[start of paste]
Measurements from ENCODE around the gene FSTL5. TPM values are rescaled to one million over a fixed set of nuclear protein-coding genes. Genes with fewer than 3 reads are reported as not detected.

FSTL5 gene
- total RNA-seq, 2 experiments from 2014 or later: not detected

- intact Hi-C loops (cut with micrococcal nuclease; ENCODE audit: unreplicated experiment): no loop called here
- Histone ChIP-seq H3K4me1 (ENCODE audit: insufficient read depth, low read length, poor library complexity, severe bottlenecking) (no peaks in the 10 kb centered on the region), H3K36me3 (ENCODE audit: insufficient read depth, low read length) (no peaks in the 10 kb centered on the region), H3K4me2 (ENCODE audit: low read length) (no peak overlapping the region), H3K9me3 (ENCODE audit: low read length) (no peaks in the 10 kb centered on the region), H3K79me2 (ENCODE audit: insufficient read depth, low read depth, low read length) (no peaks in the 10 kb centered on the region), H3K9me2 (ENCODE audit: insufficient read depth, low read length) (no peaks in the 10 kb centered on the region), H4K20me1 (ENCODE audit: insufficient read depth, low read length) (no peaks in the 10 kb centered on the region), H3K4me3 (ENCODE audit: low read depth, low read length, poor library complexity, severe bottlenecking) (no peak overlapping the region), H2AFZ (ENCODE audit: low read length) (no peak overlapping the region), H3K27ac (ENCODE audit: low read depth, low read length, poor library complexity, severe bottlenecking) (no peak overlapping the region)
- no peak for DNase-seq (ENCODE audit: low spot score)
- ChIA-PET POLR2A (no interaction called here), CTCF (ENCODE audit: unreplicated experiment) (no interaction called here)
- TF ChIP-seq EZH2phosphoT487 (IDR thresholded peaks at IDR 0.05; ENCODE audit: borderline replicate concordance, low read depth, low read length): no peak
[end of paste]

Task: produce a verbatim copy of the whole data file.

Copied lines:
Measurements from ENCODE around the gene FSTL5. TPM values are rescaled to one million over a fixed set of nuclear protein-coding genes. Genes with fewer than 3 reads are reported as not detected.

FSTL5 gene
- total RNA-seq, 2 experiments from 2014 or later: not detected

- intact Hi-C loops (cut with micrococcal nuclease; ENCODE audit: unreplicated experiment): no loop called here
- Histone ChIP-seq H3K4me1 (ENCODE audit: insufficient read depth, low read length, poor library complexity, severe bottlenecking) (no peaks in the 10 kb centered on the region), H3K36me3 (ENCODE audit: insufficient read depth, low read length) (no peaks in the 10 kb centered on the region), H3K4me2 (ENCODE audit: low read length) (no peak overlapping the region), H3K9me3 (ENCODE audit: low read length) (no peaks in the 10 kb centered on the region), H3K79me2 (ENCODE audit: insufficient read depth, low read depth, low read length) (no peaks in the 10 kb centered on the region), H3K9me2 (ENCODE audit: insufficient read depth, low read length) (no peaks in the 10 kb centered on the region), H4K20me1 (ENCODE audit: insufficient read depth, low read length) (no peaks in the 10 kb centered on the region), H3K4me3 (ENCODE audit: low read depth, low read length, poor library complexity, severe bottlenecking) (no peak overlapping the region), H2AFZ (ENCODE audit: low read length) (no peak overlapping the region), H3K27ac (ENCODE audit: low read depth, low read length, poor library complexity, severe bottlenecking) (no peak overlapping the region)
- no peak for DNase-seq (ENCODE audit: low spot score)
- ChIA-PET POLR2A (no interaction called here), CTCF (ENCODE audit: unreplicated experiment) (no interaction called here)
- TF ChIP-seq EZH2phosphoT487 (IDR thresholded peaks at IDR 0.05; ENCODE audit: borderline replicate concordance, low read depth, low read length): no peak